capital of Hawaii.
9,650; length 608'4": beam 61'9"; draft 19'5"; speed 34 knots; complement 868; armament 15 6", 8
5", 8 .50 caliber machine guns;
The second Honolulu (CL-48) was laid down on
10 September 1935 by the New York Navy Yard;
launched on 26 August 1937; sponsored by Miss Helen Poindexter, daughter
of the Governor of Hawaii; and commissioned
on 15 June 1938, Captain Oscar Smith in command.
After a shakedown cruise to England
Honolulu engaged in fleet problems and exercises in the Caribbean. She sailed
from New York on 24 May 1939 to join the
Pacific fleet, arriving San Pedro, Calif.,
on 14 June.
Honolulu stands in to Honolulu harbor, July 1939, her crew at quarters; note Aloha Tower
in background. (National Archives photograph 80-G-451205)
For the remainder of the year 1939 she engaged in exercises
along the West Coast. During the first
half of 1940, Honolulu continued operations out of Long
Beach and after overhaul
at Puget Sound, sailed 5 November for duty out of Pearl Harbor. She operated there through 1941 and was moored
at the Naval Station when the Japanese launched their surprise attack on
7 December 1941. Honolulu
suffered only minor hull damage from a near miss. Following repairs she
sailed 12 January 1942 to escort a convoy to San Francisco, arriving
21 January. The cruiser continued
convoy escort duty to Australia,
Samoa, and the United
States until late May.
With the Japanese pushing
north toward the Alaskan peninsula, Honolulu departed 29 May to strengthen America's position in that area. After 2 months of
continuous operations out of
Kodiak, she proceeded to Kiska Island in the Aleutians 7 August, to begin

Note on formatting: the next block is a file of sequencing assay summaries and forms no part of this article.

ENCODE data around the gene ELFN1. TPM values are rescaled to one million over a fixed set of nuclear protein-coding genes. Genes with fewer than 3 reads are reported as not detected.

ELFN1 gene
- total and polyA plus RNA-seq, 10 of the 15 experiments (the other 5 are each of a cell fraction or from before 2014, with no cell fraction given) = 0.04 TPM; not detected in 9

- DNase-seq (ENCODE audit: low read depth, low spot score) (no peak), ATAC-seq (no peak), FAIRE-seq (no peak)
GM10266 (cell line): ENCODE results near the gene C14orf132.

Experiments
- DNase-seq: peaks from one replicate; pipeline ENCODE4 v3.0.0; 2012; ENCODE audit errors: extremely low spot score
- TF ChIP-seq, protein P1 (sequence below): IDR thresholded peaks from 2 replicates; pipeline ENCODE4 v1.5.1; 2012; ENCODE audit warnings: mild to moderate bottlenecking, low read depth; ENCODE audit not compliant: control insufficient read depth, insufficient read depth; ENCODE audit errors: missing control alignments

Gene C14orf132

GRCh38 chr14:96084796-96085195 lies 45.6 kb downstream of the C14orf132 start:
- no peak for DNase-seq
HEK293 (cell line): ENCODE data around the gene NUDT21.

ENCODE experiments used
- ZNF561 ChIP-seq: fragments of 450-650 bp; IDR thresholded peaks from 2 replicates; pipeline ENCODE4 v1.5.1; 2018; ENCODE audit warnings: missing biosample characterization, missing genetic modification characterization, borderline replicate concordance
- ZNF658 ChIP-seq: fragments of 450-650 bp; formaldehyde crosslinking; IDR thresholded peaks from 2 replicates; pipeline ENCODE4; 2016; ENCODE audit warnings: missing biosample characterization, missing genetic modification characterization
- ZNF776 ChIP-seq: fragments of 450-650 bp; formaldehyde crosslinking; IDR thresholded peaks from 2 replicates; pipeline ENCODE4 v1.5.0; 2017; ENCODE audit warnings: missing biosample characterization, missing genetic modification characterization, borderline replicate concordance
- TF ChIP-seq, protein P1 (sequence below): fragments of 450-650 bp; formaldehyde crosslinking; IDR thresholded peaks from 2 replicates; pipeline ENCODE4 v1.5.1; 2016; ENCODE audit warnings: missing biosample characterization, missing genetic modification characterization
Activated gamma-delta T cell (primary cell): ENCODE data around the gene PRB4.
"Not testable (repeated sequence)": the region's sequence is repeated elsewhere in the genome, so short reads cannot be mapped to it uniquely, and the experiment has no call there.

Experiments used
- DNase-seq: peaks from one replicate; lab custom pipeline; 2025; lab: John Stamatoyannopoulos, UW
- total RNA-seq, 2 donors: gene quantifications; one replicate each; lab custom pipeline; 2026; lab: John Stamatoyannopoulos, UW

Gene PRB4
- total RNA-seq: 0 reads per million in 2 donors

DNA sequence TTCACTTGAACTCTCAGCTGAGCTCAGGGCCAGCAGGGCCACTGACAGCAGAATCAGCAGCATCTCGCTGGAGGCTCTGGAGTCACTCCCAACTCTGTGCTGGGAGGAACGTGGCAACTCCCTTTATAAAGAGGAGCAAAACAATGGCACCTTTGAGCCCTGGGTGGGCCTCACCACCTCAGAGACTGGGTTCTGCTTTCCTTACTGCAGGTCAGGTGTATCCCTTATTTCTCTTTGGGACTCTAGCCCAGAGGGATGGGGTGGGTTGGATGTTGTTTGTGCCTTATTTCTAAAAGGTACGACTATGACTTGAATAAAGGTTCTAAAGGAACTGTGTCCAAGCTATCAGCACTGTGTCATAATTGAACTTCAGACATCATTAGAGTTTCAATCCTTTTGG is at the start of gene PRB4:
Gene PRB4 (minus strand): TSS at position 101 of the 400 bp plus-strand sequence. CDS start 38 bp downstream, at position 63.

bombardment of the island. On 21
August, she screened the first American landings in the Aleutians at Adak
Island (a jumping-off place for future landings in the island chain).
After a yard period at Mare Island,
Honolulu departed San
Francisco 3 November escorting a convoy to Noumea. Later that month Honolulu
sailed from Espiritu Santo to intercept an enemy convoy attempting
to reinforce positions on Guadalcanal.
The Battle of Tassafaronga began shortly before midnight 30 November, continuing
through the night Although Admiral
Wright's Task Force 67 suffered
damage to cruisers Minneapolis, New Orleans, and Pensacola
and lost Northampton in this battle, the enemy was denied the
planned reinforcement of Guadalcanal.
out of Espiritu Santo in early 1943 with
Task Force 67 in an attempt to engage the "Tokyo Express." During May she engaged in heavy bombardment on New Georgia in the Solomon Islands.
Honolulu departed Espiritu Santo
28 June for more bombardment of the Solomons. After supporting the landings on New Georgia on
the 4th of July, she opened fire on enemy ships in the vicinity of Kula
Gulf, knocking out one
destroyer and assisting in the
destruction of others.
The battle-proved cruiser
had another opportunity to damage the Japanese fleet 13 July in the
Battle of Kolombangara. Shortly after midnight contact was made with an enemy cruiser-destroyer force in the